Imagine this: you've worked hard the last two weeks and finally the moment arrives when you get paid for your efforts. You start to think about the things you'll do with your earnings. Sure, you have some bills to pay, but you worked a few extra hours, so maybe you'll make an extra payment on your mortgage, or maybe you'll treat yourself to a nice dinner or save some for that camping trip your friends are planning.
Before you can barely walk out of the bank with your cashed earnings, someone approaches with a gun, demanding you give him money. "Don't worry," he assures you. After all, he's only asking for about a sixth of your paycheck, and better yet, he's going to do great things with it.
First, he tells you, he's going to give about a third of the money he takes from you directly to your neighbor Paul, but not before funneling it through a convoluted system so that Paul actually receives less than the amount taken from you. You start to wonder why you can't just pay Paul directly, but your assailant tells you that Paul had to do the same thing when he was working, so it's only fair that he takes your money now.
Next, he tells you that he's going to use a few dollars of what he takes to support local artists, television shows and businesses. Before you can object--because you already support these people on a semi-regular basis--the man holding you at gunpoint tells you that the support must come from him because these particular artists, television shows and businesses are critical to your very existence. He informs you that without his generosity, these artists, television shows and businesses may cease to exist.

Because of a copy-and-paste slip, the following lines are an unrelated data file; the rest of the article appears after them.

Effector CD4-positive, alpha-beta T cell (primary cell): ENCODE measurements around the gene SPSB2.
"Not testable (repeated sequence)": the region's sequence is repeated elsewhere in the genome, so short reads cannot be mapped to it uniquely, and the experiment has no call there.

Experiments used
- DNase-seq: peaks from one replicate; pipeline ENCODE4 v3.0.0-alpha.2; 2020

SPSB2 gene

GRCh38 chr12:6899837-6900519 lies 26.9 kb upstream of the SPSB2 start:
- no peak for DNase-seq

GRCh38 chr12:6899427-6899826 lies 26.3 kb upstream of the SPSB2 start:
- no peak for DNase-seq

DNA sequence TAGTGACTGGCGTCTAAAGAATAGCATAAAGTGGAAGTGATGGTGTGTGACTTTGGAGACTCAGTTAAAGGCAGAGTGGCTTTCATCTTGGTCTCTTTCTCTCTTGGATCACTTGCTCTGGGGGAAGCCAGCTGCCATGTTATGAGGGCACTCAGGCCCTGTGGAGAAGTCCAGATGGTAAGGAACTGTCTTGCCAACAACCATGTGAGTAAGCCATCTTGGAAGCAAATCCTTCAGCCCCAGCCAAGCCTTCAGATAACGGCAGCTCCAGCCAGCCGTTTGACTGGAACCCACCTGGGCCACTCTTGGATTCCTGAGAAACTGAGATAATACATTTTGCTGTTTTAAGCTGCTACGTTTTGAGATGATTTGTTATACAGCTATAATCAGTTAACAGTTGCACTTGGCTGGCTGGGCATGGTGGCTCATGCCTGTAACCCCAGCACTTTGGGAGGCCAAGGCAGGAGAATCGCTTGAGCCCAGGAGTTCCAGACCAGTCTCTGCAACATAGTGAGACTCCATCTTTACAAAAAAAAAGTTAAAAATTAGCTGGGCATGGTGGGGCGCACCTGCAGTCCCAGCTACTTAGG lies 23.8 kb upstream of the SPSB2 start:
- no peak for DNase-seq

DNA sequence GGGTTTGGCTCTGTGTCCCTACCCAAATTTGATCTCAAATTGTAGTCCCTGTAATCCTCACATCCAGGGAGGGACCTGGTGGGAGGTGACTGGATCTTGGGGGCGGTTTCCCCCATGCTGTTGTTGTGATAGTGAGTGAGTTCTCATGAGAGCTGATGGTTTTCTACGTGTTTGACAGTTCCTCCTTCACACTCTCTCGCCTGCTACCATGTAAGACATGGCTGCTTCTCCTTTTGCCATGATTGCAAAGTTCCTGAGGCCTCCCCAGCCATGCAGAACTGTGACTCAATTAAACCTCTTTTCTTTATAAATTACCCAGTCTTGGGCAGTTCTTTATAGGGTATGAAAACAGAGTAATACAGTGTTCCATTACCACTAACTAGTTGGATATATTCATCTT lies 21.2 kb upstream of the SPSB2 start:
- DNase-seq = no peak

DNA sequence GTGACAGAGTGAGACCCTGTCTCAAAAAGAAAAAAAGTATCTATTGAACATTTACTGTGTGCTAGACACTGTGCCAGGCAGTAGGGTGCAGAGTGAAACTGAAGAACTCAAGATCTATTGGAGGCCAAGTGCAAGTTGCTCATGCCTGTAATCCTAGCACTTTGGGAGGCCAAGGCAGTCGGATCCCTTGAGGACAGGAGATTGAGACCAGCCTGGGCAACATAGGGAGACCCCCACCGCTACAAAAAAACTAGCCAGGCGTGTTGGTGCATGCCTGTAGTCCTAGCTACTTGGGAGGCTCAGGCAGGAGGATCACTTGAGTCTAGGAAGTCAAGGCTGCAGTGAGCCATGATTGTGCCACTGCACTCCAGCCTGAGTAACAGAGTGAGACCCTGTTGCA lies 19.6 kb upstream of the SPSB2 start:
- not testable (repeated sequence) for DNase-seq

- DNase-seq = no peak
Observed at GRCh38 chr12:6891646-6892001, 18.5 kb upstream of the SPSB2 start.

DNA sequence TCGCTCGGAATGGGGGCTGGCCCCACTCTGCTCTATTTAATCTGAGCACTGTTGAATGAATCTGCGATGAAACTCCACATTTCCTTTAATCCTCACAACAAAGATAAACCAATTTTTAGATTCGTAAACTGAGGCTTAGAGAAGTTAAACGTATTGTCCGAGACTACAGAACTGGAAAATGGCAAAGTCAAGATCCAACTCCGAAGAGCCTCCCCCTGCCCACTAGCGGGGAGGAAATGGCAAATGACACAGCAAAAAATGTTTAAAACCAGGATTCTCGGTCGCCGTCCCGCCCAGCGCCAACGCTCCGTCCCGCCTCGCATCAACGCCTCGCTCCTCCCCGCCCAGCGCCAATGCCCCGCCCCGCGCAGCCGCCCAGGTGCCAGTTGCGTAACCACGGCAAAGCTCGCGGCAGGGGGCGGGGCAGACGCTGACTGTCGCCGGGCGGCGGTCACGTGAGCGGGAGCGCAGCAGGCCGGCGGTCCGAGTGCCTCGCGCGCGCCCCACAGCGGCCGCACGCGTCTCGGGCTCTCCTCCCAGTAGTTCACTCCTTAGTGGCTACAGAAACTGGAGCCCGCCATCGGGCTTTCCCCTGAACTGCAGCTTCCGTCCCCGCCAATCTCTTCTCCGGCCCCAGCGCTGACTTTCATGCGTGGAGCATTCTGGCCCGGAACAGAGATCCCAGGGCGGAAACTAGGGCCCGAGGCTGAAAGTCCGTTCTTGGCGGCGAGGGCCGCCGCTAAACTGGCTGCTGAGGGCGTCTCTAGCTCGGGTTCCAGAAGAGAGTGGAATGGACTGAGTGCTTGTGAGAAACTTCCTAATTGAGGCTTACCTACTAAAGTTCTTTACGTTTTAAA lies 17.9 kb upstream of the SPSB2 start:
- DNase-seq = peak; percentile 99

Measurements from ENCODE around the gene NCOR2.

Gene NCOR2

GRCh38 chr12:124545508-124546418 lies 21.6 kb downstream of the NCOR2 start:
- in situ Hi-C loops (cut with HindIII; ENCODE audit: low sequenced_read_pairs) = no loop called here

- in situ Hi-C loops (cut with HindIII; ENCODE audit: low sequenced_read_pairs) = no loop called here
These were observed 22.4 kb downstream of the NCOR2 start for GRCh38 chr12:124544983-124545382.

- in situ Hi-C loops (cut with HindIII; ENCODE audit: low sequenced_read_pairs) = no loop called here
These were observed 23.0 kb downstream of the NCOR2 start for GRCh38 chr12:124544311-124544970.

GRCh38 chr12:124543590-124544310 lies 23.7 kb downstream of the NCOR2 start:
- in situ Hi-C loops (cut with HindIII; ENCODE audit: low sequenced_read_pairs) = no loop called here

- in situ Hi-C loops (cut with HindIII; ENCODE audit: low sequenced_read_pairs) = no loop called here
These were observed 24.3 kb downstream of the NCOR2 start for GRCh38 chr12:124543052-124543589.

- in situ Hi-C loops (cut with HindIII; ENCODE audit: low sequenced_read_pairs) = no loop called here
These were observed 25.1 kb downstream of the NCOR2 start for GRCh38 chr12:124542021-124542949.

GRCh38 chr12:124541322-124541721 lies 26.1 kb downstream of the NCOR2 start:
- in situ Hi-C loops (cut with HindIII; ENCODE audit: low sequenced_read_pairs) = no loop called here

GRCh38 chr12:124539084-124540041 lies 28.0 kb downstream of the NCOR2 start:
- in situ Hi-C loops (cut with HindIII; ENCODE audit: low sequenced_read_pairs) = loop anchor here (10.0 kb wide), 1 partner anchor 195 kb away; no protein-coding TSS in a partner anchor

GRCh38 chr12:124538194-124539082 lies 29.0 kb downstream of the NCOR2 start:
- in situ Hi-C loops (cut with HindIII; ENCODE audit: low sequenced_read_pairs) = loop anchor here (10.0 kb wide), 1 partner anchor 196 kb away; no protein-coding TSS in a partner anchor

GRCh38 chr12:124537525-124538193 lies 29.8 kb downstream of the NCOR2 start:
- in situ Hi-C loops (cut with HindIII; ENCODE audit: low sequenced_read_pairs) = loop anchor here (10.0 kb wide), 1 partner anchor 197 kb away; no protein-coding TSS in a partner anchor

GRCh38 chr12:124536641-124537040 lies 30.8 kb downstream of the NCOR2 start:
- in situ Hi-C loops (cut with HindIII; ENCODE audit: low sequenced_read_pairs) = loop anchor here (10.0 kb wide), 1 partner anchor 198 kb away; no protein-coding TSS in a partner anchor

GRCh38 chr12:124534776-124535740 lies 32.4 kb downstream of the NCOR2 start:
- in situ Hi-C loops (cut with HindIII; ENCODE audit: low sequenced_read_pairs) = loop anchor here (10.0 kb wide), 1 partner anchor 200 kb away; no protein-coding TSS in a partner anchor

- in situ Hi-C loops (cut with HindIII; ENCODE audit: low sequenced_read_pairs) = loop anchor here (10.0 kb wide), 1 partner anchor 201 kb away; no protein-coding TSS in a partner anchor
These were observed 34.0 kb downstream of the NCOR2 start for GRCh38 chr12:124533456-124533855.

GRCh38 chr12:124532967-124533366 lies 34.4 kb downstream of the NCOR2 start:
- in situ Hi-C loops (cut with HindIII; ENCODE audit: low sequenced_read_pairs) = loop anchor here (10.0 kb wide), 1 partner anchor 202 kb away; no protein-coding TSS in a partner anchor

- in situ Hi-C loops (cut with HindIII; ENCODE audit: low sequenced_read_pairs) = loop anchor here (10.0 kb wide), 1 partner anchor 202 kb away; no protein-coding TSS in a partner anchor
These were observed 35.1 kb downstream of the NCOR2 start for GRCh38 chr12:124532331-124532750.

You open your mouth to try to argue against his circular logic, when the man tells you that he's going to take the remaining money and attack some people you know in the next city over, Jordan and Georgia. He's going to hurl large bombs and send a bunch of his lackeys over to shoot at them. You ask why he is attacking them and the man says "they are a threat to your safety."
You find it hard to believe Jordan and Georgia want to harm you. Just last month you had them both over for dinner and everything was fine. The man has pulled out a small calculator and is punching in numbers. He finishes his calculations and shows you the total, demanding you pay him that amount immediately. You want to respond, object, do anything to stop him, but ultimately you hand over a sixth of your paycheck; after all, he's the one with the gun.
You ask the man what you did to deserve this, but he just laughs and says, "That's the cost of living in a civilized society."